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Wander Off

Who Am I? Exhibition

Published onAug 24, 2020
Wander Off
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Wander Off, 2006
William Barnes (American, b. 1958)
Egg tempera on board
Purchased with funds provided by Wayne and Annette Rowley. In the permanent collection, Brunnier Art Museum, University Museums, Iowa State University, Ames, Iowa.
UM2009.140

 Artist’s Interpretation

My pictures (and they are pictures, not “works” or “pieces”) do not spring from some wordy philosophy or theory. Simply put, they are simple. With only one exception, all of them have come from times and places of complete quiet; no humans exist, except, possibly, as unseen ideas or shadows. Their presence is there; they’re either about to appear or have just left or are just out of sight enough so as to not “exist.”

Beyond this point I think very little about my work. I guess it’s just intuitive. To paraphrase Edward Hopper, “if you could say it in words there would be no reason to paint it.”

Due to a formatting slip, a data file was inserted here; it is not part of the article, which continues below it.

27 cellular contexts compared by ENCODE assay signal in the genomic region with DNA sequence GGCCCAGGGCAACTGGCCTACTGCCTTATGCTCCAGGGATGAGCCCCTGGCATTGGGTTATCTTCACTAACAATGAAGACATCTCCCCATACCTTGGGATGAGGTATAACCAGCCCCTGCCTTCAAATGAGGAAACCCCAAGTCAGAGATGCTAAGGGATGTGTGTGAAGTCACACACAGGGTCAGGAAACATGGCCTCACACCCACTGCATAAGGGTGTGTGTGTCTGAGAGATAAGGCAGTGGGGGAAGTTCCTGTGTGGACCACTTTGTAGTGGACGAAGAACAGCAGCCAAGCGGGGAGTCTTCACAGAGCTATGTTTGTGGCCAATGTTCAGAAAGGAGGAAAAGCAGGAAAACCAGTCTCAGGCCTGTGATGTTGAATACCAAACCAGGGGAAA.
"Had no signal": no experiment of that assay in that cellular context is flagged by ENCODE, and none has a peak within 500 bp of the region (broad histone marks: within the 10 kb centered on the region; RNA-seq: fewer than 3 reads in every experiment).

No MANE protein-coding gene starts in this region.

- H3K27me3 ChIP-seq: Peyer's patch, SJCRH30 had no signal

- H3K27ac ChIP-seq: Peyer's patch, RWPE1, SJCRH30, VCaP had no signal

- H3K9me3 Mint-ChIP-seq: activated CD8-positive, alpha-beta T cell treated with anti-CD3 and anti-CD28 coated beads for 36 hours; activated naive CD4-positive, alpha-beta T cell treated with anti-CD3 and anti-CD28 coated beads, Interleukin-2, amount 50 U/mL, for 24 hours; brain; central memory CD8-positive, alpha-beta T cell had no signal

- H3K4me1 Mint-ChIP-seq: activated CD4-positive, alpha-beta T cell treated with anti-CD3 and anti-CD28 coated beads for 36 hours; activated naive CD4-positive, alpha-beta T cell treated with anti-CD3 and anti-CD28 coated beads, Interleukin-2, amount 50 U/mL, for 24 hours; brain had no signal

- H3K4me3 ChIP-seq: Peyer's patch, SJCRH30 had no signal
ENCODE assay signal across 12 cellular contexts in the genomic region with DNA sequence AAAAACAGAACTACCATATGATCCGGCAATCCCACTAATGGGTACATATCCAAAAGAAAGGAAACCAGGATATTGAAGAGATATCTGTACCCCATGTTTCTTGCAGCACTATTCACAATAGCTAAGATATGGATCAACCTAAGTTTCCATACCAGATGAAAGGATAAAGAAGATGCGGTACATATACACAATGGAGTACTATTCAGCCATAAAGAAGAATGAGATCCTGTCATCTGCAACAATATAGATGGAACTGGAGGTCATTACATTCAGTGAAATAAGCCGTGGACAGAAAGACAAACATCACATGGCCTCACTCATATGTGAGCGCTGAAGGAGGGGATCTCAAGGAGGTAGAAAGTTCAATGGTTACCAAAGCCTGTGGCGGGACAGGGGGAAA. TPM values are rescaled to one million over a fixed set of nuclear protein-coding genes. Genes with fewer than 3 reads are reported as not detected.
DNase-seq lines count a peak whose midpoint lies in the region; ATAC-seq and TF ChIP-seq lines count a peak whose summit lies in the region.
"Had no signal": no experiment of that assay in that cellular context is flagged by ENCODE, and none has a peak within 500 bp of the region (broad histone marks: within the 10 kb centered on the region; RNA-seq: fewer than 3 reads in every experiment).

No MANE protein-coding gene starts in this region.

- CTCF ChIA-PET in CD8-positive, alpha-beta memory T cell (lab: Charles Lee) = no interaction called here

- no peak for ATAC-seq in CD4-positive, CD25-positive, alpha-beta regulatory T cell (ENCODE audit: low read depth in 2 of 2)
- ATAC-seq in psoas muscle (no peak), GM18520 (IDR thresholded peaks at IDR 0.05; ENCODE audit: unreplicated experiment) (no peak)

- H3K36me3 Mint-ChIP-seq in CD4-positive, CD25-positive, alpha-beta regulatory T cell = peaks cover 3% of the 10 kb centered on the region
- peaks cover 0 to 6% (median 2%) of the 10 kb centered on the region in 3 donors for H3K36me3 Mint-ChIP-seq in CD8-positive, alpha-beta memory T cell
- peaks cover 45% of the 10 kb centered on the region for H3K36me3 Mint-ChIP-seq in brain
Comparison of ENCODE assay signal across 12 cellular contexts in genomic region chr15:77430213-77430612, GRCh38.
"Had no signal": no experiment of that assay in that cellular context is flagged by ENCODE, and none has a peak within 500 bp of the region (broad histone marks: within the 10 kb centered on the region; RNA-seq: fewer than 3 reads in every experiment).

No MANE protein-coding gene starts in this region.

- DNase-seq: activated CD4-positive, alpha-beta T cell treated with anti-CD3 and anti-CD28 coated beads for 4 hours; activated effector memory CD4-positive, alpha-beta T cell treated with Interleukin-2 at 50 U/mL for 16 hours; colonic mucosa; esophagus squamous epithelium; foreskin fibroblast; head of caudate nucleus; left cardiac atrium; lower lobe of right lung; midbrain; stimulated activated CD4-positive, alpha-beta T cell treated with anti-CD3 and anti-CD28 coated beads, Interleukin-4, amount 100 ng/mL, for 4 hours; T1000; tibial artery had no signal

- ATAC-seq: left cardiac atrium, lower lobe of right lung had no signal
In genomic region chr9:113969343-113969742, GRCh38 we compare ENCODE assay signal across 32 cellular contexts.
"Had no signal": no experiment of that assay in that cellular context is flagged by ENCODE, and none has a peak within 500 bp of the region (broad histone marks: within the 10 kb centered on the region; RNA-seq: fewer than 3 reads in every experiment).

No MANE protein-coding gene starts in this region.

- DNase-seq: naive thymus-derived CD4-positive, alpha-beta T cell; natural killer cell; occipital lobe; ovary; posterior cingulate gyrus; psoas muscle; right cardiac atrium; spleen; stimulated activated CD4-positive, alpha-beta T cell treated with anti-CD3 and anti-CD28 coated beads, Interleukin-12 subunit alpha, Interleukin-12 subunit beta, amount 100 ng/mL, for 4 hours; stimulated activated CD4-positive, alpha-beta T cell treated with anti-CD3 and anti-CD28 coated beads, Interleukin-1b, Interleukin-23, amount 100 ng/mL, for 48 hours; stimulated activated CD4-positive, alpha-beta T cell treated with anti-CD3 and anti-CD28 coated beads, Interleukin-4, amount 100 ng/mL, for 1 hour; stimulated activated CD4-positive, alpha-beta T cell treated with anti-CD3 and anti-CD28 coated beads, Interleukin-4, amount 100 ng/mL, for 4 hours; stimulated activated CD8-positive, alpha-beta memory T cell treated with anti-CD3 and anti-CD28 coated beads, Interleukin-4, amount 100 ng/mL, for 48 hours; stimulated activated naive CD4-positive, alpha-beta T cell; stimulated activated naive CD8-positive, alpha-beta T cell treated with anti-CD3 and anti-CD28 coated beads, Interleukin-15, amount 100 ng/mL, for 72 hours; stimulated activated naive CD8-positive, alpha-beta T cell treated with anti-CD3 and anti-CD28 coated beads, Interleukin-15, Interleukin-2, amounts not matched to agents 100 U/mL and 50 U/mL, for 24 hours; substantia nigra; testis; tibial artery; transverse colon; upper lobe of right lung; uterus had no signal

William Barnes
Artist

Interpretation

My mother warned my sister-in-law before we traveled to Italy: “Valerie will disappear.” I have always walked away from a group without pausing for thought when something attracts my attention, but never to disappear – just to discover. I remember being at the State Fair in Wisconsin as a young child and turning to look at whatever it was, and turning back to find my family had disappeared. I saw only legs around me, but stood still until my father found me. Such security! Knowing that if I stand still someone will find me. I can wander off now because that early security means that I will never be lost.

Barnes' painting doesn't feel bleak to me; the layers of grays open to a mysterious darkness that is welcoming rather than frightening. There is a bit of frozen fruit in the foreground to anchor us to the here and present, but it is too small to keep me there.

Wandering off, to me, means going forward, not automatically returning to the known and comfortable. As an artist, I work in a controlled environment to create and then recreate an experience for an audience, but that is not my adventure, it is my job. My adventure includes seeing new things, new places, encountering new experiences, making new work. In my travels I know that I will never be at that particular time and place again and if I pass something by, it will be gone to me. Wandering lets opportunities present themselves for my selfish enjoyment.

Valerie Williams
Choreographer, dancer, potter

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